Why Are We Selling Off Public Assets?
Over the course of a couple weeks in June 2016, thousands of people streamed through the Hearn, an abandoned electrical generating station in Toronto’s Port Lands area. The occasion was Luminato, an annual arts festival that rehabilitated the massive industrial building to host a wide range of events, including exhibitions, interactive theatre performances, a Canadian citizenship ceremony, and even a rendition of Leonard Cohen’s Hallelujah featuring Rufus Wainwright and a chorus of 1,500 singers. While Luminato animated the space only temporarily, it provided tangible evidence of the creative potential of the site.
In November 2018, however, Ontario Power Generation (OPG) revealed that it had sold the Hearn to Studios of America Limited Partnership, a film company and long-term tenant of the property, for $16 million. While OPG stated that Studios of America was simply exercising its right to purchase the site as outlined in the lease, many are disappointed that yet another valuable piece of public land is being transferred into private hands.
Land is a hot commodity and the sale of public assets is becoming increasingly common. The Toronto District School Board (TDSB) is another institution that has resorted to offloading underutilized properties in a bid to raise money for infrastructure repairs, often to the chagrin of local residents. The TDSB’s decision to put a two-acre field in North Toronto up for sale in 2013, for example, drew criticism from parents in the area whose children benefited from the green space. An article in the Globe and Mail cites a justification from Daryl Sage, CEO of the TDSB subsidiary responsible for surplus property sales, who explains that “the school board needs to maximize its return to raise money for capital projects, so it can’t afford to sell the property at a discount to the city.”
Here lies the crux of the issue. As much as representatives of public institutions might want to maintain properties for community use, they are faced with constant financial pressures that force them to act against those interests.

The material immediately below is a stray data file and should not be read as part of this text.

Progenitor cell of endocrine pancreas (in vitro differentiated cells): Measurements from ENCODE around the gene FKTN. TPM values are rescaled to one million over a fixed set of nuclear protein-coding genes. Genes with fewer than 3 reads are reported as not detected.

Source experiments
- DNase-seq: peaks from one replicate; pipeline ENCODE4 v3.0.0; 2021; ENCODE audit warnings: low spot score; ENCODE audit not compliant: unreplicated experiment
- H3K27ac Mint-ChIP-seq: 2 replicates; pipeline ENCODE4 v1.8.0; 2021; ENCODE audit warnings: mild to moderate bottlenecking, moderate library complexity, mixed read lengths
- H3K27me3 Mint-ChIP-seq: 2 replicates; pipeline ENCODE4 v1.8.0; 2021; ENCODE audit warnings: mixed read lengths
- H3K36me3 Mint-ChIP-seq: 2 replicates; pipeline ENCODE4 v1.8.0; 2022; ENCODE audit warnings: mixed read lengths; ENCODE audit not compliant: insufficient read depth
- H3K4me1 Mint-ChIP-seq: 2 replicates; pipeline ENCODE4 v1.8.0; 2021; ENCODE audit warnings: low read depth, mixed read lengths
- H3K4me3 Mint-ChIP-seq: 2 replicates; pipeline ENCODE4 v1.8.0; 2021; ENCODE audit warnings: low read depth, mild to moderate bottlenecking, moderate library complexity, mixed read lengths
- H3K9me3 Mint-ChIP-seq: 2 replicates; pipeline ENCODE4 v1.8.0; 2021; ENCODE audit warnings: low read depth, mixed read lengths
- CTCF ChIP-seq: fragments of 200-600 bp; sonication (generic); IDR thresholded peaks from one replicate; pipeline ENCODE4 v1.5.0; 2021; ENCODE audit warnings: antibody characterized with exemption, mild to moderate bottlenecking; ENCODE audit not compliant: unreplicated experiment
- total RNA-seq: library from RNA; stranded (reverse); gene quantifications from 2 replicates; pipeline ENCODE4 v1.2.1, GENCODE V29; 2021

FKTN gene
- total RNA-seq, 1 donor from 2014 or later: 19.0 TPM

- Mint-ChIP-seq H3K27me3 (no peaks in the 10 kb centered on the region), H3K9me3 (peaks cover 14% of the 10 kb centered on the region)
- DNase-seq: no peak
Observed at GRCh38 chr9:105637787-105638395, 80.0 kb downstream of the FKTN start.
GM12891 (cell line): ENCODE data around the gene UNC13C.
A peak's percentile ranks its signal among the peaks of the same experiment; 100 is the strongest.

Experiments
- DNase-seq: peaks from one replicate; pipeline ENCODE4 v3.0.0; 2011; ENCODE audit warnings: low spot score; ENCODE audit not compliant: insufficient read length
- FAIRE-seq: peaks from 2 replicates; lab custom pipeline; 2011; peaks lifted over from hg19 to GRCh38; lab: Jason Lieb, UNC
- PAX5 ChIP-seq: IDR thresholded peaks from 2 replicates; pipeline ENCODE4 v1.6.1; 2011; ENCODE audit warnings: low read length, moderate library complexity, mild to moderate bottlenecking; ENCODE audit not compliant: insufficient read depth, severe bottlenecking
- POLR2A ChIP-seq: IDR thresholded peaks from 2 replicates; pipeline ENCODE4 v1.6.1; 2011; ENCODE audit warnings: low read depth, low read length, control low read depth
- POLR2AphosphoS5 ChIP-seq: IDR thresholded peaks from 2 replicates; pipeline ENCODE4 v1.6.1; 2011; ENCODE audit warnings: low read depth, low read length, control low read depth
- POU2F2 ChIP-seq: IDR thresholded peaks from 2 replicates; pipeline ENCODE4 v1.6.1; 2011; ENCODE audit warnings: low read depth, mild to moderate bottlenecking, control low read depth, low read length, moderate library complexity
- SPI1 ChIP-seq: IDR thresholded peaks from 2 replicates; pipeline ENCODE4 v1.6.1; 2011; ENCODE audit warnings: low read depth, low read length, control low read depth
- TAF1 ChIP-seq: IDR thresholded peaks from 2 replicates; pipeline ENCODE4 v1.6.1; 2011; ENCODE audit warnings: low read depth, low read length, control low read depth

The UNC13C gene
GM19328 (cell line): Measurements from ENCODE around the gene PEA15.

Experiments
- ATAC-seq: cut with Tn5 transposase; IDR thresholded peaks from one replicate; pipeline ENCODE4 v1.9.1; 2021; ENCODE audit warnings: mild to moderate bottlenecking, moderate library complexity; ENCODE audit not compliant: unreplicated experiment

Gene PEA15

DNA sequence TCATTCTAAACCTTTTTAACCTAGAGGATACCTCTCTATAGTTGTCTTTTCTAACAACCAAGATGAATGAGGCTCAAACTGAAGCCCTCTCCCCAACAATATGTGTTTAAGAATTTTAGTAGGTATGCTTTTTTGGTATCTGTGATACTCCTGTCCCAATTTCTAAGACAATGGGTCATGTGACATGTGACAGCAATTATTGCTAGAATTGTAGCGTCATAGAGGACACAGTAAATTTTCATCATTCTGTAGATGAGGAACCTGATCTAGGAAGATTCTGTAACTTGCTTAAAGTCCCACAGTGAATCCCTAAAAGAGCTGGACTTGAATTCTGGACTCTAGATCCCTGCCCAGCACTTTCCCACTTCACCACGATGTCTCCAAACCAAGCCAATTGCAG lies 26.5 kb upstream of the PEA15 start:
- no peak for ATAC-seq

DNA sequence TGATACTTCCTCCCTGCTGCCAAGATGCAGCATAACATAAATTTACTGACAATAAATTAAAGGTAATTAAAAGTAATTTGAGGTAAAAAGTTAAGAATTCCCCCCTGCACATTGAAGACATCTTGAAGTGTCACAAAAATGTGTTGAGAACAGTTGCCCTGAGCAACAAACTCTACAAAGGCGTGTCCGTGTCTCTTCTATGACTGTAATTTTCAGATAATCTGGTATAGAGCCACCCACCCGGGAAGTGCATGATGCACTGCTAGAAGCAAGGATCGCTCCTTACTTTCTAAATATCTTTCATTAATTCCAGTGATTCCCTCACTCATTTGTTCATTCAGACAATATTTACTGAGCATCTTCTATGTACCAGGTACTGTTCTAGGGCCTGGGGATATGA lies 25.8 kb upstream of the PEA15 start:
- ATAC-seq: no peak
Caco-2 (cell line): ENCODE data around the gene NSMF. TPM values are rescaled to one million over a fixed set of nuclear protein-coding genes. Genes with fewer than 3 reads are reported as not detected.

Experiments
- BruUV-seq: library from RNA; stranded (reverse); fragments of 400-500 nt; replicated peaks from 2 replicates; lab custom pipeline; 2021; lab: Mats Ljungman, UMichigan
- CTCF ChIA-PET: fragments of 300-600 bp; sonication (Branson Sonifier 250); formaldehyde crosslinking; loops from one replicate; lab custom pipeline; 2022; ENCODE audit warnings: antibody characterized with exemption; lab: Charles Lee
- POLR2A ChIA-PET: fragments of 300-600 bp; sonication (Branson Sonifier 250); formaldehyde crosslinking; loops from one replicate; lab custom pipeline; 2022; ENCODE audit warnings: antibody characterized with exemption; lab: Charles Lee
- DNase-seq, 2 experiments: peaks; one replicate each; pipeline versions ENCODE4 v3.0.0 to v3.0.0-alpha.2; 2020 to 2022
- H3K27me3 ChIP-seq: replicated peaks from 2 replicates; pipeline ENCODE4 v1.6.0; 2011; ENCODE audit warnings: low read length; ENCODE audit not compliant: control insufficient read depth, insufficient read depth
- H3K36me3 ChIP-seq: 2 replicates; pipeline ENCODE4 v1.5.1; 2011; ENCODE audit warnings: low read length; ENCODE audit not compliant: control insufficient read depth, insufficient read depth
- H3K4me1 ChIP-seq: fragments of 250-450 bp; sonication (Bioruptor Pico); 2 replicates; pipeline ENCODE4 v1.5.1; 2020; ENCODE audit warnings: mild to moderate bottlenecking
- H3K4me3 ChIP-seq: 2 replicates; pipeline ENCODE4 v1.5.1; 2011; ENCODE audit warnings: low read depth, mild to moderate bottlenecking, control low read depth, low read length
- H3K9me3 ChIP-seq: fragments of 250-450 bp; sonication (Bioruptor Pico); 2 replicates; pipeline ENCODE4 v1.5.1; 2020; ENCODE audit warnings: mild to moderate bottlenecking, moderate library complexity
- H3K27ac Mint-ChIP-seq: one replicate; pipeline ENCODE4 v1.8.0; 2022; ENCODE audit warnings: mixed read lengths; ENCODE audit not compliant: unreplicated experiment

Is there anything that can be done to counter this trend?
Some have suggested that the properties be rented, rather than sold, to private companies where possible, thereby retaining public ownership for future uses. This will not generate nearly as much revenue, however, particularly because many of the buildings are in a state of disrepair.
Another option is to prioritize uses that, while revenue-generating, make the space available to the public. In London, a decommissioned power station like the Hearn was adapted into the Tate Modern, while retaining much of the building’s original character. In 2017 alone, the gallery received 5.7 million visitors, cementing its place as one of the top attractions in the UK. Artscape Youngplace, housed in the former Shaw Street School, serves as a more local example. The TDSB sold the property to Artscape, rather than a for-profit developer, who transformed it into a community hub featuring affordable workspace for artists and non-profit organizations. One major issue associated with this strategy is that a significant amount of capital is often required to rehabilitate old industrial buildings – as Steve Kupferman reported in the Torontoist, Artscape invested $17.6 million into the Youngplace renovations.
If the land must be sold, then ideally the government or public institution would negotiate benefits for local residents. In the case of the Hearn, perhaps provisions could have been made for Studio of America to offer paid internships for young Torontonians in the film industry for a given number of years. Of course, an ongoing challenge would be to ensure that the benefits are meaningful and long-term, instead of token concessions. While the Hearn is located in Toronto, however, it is owned and managed by the province. As evidenced by the debate around Ontario Place, preserving public property for community use does not appear to be a priority for the Ford government, even with a fair amount of political will to do so at the municipal level. In fact, the Ontario government recently announced that it will be “reducing red tape and accelerating sales of surplus government properties.”
Once property becomes private, there’s no going back. While selling off public assets may alleviate financial constraints in the short-term, we have to explore alternative solutions that align with the long-term goal of an inclusive Toronto.
Header image courtesy of Timothy Neesam.